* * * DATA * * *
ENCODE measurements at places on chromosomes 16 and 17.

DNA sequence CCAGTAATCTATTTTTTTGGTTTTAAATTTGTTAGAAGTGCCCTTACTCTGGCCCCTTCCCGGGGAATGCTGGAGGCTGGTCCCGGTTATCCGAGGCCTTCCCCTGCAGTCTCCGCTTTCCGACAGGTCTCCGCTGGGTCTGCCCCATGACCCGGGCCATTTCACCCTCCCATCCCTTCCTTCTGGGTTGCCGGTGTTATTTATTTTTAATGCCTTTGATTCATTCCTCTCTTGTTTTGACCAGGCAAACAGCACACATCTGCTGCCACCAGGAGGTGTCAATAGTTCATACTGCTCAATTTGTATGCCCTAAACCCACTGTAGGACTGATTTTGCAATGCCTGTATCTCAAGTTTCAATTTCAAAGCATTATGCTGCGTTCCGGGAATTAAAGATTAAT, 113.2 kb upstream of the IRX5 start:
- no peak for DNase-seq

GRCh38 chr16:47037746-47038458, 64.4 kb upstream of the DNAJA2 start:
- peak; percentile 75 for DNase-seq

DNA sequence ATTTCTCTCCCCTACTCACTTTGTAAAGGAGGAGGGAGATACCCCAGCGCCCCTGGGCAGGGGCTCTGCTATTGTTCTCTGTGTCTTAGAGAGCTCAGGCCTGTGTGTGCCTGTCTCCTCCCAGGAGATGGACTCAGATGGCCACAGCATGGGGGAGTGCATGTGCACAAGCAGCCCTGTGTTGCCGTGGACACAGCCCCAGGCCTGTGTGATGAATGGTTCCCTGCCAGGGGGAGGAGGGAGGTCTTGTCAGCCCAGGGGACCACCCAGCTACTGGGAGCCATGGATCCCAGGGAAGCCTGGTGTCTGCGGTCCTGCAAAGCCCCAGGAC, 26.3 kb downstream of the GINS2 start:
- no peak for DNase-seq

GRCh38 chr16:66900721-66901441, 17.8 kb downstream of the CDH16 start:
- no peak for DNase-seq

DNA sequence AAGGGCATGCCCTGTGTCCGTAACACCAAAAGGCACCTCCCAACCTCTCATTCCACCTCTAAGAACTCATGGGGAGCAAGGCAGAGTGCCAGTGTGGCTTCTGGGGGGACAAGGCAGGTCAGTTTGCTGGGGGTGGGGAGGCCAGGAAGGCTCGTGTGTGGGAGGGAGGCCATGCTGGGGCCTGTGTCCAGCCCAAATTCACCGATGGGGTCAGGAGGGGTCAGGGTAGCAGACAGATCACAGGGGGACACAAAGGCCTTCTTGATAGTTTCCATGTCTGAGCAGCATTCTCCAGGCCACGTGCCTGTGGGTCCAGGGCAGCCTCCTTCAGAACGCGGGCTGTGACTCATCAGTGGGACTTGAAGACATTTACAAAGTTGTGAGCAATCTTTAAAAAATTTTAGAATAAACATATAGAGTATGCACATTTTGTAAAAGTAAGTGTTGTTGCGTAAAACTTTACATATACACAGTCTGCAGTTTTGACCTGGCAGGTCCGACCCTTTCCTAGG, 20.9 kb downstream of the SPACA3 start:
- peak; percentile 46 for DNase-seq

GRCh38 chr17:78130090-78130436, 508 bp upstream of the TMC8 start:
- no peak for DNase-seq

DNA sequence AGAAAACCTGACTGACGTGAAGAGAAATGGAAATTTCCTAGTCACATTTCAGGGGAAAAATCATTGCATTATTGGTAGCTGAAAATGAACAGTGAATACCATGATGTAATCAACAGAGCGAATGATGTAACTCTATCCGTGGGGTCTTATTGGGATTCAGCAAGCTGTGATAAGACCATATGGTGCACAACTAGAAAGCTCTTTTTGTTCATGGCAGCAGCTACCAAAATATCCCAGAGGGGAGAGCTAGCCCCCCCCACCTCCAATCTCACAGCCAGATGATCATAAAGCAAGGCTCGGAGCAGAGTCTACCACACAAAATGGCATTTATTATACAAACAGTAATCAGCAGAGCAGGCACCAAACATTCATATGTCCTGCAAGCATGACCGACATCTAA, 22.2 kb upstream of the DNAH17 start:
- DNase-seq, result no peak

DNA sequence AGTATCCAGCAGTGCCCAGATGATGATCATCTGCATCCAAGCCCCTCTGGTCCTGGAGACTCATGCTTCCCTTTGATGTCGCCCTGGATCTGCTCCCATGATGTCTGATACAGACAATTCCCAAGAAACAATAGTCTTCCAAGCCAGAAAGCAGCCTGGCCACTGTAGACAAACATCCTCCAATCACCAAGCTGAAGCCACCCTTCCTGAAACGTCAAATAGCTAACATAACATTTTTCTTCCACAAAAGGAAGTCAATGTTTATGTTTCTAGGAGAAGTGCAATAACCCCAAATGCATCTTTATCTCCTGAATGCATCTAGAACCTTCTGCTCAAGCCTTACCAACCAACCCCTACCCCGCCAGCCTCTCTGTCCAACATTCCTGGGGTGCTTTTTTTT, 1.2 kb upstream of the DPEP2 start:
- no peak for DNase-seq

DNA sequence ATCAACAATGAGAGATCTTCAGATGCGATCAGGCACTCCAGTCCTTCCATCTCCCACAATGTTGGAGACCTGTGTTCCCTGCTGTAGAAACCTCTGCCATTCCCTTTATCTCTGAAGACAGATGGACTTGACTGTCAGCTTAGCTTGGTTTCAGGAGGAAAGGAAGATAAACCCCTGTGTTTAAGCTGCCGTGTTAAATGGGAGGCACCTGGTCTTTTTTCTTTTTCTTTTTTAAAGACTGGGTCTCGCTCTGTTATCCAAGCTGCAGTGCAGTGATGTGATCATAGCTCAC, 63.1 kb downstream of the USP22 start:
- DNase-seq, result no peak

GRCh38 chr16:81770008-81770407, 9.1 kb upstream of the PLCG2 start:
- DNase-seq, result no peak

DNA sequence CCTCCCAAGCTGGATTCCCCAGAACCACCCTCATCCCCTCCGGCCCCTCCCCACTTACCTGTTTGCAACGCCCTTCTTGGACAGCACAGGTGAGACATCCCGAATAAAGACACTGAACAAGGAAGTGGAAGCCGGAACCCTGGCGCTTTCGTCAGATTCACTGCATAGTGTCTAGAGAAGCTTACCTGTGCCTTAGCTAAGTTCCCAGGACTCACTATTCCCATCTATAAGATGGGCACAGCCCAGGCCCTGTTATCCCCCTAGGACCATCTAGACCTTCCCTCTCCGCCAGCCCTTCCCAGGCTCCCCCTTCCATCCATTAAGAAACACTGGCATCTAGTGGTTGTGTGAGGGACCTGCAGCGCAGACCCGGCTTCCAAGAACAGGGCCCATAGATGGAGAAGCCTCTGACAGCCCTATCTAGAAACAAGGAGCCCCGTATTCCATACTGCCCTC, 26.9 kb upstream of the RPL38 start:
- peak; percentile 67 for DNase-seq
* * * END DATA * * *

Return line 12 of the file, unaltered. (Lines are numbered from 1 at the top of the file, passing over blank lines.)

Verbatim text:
GRCh38 chr17:78130090-78130436, 508 bp upstream of the TMC8 start: